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Cook, Flatt & Strobel Engineers Inc. are tabbed by the city of Springfield to provide a master plan and market analysis for a 200-acre proposed development.
SBJ file graphic
Cook, Flatt & Strobel Engineers Inc. are tabbed by the city of Springfield to provide a master plan and market analysis for a 200-acre proposed development.

City set to fund master plan for 200 acres

Market analysis for city-owned land also is being sought from engineers CFS

Posted online

The lone respondent to a request for qualifications seeking a master plan and market analysis for 200 acres the city owns in southwest Springfield expects the project work to begin next month.

Todd Polk, associate senior project manager with Topeka, Kansas-based Cook, Flatt & Strobel Engineers Inc., said his firm has signed a contract with the city to produce the master plan and market analysis for the property northwest of the James River Freeway and West Bypass interchange. The city issued the RFQ to 14 firms in December 2018, with a Jan. 11 deadline.

City officials anticipated three to five responses, but CFS was the only one. City officials have said the low response was unusual but not unheard of.

Assistant Environmental Services Director Ron Petering said the city is currently working through its portion of the contract and expects it to be finalized in the next few weeks. Negotiations have been ongoing with CFS for about two months to determine the scope of work and price for the master plan and market analysis process. 

“There’s been a bit of a back and forth, which isn’t unusual in this kind of a project,” he said. 

Petering expected the price would be below $100,000 and expenditures would come from the city’s Environmental Services enterprise fund.

“It’s been a long process to refine the scope,” Polk said, adding the city’s expenditure will come in July, the start of its next fiscal year.

The city’s desire to fund the project for fiscal 2020 is also a contributor to the delay, he added.

“They’ve been very good to work with,” he said. “But sometimes city projects are slow movers. It’s a different-paced project.”

CFS has operated in Springfield since 2013 and currently has an office in Chesterfield Village. It will serve as lead for the city project with BRP Architecture and real estate appraisers National Valuation Consultants Inc. assisting, Polk said.

Best use determination
City Manager Jason Gage has said officials want to determine the best use of the property for municipal needs that may arise over the next several decades.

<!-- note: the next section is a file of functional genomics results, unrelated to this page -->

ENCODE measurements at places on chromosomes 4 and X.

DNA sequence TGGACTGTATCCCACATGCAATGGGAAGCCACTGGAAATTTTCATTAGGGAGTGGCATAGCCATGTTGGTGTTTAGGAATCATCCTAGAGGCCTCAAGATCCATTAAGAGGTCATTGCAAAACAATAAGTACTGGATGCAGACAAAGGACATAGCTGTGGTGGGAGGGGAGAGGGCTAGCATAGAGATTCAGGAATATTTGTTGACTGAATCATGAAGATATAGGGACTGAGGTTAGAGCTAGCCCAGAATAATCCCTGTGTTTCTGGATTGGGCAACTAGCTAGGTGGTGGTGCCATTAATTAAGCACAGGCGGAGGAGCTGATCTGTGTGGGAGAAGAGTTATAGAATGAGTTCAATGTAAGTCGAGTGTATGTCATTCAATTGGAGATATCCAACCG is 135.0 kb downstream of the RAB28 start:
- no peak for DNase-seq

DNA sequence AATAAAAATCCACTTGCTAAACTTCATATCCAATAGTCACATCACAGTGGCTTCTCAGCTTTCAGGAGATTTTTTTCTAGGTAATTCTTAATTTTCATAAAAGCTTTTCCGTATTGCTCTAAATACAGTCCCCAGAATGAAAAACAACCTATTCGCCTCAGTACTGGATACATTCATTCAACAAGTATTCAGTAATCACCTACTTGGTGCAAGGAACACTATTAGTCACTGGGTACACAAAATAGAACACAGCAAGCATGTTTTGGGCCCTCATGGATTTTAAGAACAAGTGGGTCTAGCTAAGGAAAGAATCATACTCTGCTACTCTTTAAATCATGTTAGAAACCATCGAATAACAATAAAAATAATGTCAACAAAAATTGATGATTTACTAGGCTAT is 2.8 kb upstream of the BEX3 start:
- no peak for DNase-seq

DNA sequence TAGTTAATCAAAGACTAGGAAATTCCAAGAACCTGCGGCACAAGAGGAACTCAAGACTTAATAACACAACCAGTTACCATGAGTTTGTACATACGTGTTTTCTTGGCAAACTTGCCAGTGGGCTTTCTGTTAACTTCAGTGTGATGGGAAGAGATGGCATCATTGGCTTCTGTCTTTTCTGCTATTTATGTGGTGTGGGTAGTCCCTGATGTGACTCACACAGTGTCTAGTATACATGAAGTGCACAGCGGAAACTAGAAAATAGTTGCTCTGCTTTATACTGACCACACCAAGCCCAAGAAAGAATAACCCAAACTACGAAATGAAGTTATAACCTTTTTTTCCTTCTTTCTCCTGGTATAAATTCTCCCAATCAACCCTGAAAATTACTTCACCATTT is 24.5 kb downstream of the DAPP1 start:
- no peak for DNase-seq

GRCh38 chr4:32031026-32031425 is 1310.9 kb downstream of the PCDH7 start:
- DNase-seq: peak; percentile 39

In the city’s RFQ letter sent to firms, the master plan would identify the developable areas of the 200 acres, divide them into tracts, determine the potential marketability and recommend roadway access.

“We just want to explore the big picture of what the ground would look like,” Petering said. “We’re just trying to make sure we give ourselves the best use of the ground.”

A developer is not immediately being sought for the land, Petering said. Instead, he described the project as the first step of a planning effort for the property that will be used as a guide for future development.

City staff has discussed the possibility of using a portion of the land to store Environmental Services’ equipment, along with office space, as the department has space challenges, Petering said. In addition to being located at the city treatment plants, the department is currently spread out across town in four buildings. A new animal shelter for the Springfield-Greene County Health Department is another possible use for the site, he added.

Petering has said any concerns of the 200 acres inflating the real estate market or the city’s role in the potential development being perceived as a conflict of interest is not on the city’s mind.

Polk said his firm hasn’t devoted a lot of man hours on the project as it’s awaited the contract green light. 

“We haven’t really defined a project schedule yet,” he said. “That will probably be the first task.”

In January, Petering said he expected the master plan and market analysis to wrap up by the fall.

“We’re not going to hit that,” he said, adding the timeline needs to be bumped back. “But we’d still like to get something by the end of the year.”


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